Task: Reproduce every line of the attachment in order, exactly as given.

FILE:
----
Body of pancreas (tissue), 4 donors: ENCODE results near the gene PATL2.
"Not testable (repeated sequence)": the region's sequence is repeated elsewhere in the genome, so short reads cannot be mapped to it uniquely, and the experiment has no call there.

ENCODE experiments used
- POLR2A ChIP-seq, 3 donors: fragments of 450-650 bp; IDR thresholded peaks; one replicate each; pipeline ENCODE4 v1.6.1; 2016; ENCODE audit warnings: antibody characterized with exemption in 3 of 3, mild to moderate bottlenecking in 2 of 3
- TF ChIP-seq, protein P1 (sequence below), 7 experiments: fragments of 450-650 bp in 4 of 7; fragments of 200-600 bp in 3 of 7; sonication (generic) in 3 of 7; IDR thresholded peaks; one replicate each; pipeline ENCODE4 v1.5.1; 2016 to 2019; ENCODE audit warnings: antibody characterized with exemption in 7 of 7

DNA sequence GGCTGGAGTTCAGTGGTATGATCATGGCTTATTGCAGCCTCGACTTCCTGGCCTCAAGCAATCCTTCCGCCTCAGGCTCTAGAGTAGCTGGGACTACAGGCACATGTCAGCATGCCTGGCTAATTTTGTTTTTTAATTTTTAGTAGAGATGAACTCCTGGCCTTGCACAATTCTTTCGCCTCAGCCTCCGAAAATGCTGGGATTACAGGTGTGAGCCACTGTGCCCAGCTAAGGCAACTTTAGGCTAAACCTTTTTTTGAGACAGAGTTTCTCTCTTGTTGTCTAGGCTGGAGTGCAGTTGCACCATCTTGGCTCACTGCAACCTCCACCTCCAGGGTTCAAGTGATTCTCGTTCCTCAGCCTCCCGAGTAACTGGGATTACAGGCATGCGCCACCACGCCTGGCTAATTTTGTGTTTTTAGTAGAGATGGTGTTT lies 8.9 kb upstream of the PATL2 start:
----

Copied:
Body of pancreas (tissue), 4 donors: ENCODE results near the gene PATL2.
"Not testable (repeated sequence)": the region's sequence is repeated elsewhere in the genome, so short reads cannot be mapped to it uniquely, and the experiment has no call there.

ENCODE experiments used
- POLR2A ChIP-seq, 3 donors: fragments of 450-650 bp; IDR thresholded peaks; one replicate each; pipeline ENCODE4 v1.6.1; 2016; ENCODE audit warnings: antibody characterized with exemption in 3 of 3, mild to moderate bottlenecking in 2 of 3
- TF ChIP-seq, protein P1 (sequence below), 7 experiments: fragments of 450-650 bp in 4 of 7; fragments of 200-600 bp in 3 of 7; sonication (generic) in 3 of 7; IDR thresholded peaks; one replicate each; pipeline ENCODE4 v1.5.1; 2016 to 2019; ENCODE audit warnings: antibody characterized with exemption in 7 of 7

DNA sequence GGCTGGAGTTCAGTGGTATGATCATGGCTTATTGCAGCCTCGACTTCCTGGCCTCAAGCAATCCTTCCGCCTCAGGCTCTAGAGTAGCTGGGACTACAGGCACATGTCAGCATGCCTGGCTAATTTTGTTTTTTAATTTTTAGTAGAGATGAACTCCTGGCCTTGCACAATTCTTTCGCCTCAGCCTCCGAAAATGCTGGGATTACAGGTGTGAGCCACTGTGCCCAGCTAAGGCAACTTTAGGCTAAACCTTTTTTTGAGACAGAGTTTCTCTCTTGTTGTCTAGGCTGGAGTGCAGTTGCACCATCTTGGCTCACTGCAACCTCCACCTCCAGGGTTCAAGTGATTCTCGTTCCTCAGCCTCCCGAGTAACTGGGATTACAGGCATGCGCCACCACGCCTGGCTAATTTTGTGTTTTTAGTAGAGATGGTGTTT lies 8.9 kb upstream of the PATL2 start: